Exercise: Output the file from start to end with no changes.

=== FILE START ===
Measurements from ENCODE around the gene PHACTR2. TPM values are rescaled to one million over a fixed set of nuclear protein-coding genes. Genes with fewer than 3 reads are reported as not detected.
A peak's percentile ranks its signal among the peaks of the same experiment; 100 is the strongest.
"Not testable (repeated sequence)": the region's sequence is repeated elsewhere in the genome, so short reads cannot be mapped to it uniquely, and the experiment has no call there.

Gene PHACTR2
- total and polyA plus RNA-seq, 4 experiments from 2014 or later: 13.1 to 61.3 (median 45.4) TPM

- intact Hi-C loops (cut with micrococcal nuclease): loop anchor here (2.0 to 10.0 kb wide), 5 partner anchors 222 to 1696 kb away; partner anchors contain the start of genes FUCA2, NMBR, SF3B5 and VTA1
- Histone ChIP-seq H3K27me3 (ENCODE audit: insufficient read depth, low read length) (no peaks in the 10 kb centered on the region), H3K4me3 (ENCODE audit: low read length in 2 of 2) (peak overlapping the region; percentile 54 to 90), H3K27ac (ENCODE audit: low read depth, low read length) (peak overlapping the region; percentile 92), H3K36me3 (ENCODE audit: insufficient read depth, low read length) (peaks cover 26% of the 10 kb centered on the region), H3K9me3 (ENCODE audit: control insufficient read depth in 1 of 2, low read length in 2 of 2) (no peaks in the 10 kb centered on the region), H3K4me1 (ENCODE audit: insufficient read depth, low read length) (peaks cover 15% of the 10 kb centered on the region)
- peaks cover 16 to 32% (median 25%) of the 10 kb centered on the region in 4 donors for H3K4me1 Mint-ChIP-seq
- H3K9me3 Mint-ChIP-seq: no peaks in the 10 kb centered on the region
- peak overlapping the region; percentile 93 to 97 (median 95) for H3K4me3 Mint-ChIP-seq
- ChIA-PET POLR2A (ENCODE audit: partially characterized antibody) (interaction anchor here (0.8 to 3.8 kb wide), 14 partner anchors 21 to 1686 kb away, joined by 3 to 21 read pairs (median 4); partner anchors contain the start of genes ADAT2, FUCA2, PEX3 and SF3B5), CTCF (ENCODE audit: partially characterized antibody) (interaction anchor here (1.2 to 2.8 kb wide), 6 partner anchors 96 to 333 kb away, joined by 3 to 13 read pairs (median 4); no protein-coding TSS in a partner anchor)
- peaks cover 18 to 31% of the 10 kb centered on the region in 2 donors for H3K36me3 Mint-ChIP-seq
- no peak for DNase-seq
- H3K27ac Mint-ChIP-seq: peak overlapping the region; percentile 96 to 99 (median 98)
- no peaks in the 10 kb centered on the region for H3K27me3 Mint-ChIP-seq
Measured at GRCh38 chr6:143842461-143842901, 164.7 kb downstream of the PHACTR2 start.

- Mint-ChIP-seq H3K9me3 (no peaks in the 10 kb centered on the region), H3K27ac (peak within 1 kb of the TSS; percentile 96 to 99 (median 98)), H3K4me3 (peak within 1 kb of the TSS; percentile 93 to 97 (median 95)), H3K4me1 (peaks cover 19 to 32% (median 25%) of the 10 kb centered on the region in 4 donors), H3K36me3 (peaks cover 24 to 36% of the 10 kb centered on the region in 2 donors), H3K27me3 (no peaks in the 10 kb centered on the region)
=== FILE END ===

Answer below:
Measurements from ENCODE around the gene PHACTR2. TPM values are rescaled to one million over a fixed set of nuclear protein-coding genes. Genes with fewer than 3 reads are reported as not detected.
A peak's percentile ranks its signal among the peaks of the same experiment; 100 is the strongest.
"Not testable (repeated sequence)": the region's sequence is repeated elsewhere in the genome, so short reads cannot be mapped to it uniquely, and the experiment has no call there.

Gene PHACTR2
- total and polyA plus RNA-seq, 4 experiments from 2014 or later: 13.1 to 61.3 (median 45.4) TPM

- intact Hi-C loops (cut with micrococcal nuclease): loop anchor here (2.0 to 10.0 kb wide), 5 partner anchors 222 to 1696 kb away; partner anchors contain the start of genes FUCA2, NMBR, SF3B5 and VTA1
- Histone ChIP-seq H3K27me3 (ENCODE audit: insufficient read depth, low read length) (no peaks in the 10 kb centered on the region), H3K4me3 (ENCODE audit: low read length in 2 of 2) (peak overlapping the region; percentile 54 to 90), H3K27ac (ENCODE audit: low read depth, low read length) (peak overlapping the region; percentile 92), H3K36me3 (ENCODE audit: insufficient read depth, low read length) (peaks cover 26% of the 10 kb centered on the region), H3K9me3 (ENCODE audit: control insufficient read depth in 1 of 2, low read length in 2 of 2) (no peaks in the 10 kb centered on the region), H3K4me1 (ENCODE audit: insufficient read depth, low read length) (peaks cover 15% of the 10 kb centered on the region)
- peaks cover 16 to 32% (median 25%) of the 10 kb centered on the region in 4 donors for H3K4me1 Mint-ChIP-seq
- H3K9me3 Mint-ChIP-seq: no peaks in the 10 kb centered on the region
- peak overlapping the region; percentile 93 to 97 (median 95) for H3K4me3 Mint-ChIP-seq
- ChIA-PET POLR2A (ENCODE audit: partially characterized antibody) (interaction anchor here (0.8 to 3.8 kb wide), 14 partner anchors 21 to 1686 kb away, joined by 3 to 21 read pairs (median 4); partner anchors contain the start of genes ADAT2, FUCA2, PEX3 and SF3B5), CTCF (ENCODE audit: partially characterized antibody) (interaction anchor here (1.2 to 2.8 kb wide), 6 partner anchors 96 to 333 kb away, joined by 3 to 13 read pairs (median 4); no protein-coding TSS in a partner anchor)
- peaks cover 18 to 31% of the 10 kb centered on the region in 2 donors for H3K36me3 Mint-ChIP-seq
- no peak for DNase-seq
- H3K27ac Mint-ChIP-seq: peak overlapping the region; percentile 96 to 99 (median 98)
- no peaks in the 10 kb centered on the region for H3K27me3 Mint-ChIP-seq
Measured at GRCh38 chr6:143842461-143842901, 164.7 kb downstream of the PHACTR2 start.

- Mint-ChIP-seq H3K9me3 (no peaks in the 10 kb centered on the region), H3K27ac (peak within 1 kb of the TSS; percentile 96 to 99 (median 98)), H3K4me3 (peak within 1 kb of the TSS; percentile 93 to 97 (median 95)), H3K4me1 (peaks cover 19 to 32% (median 25%) of the 10 kb centered on the region in 4 donors), H3K36me3 (peaks cover 24 to 36% of the 10 kb centered on the region in 2 donors), H3K27me3 (no peaks in the 10 kb centered on the region)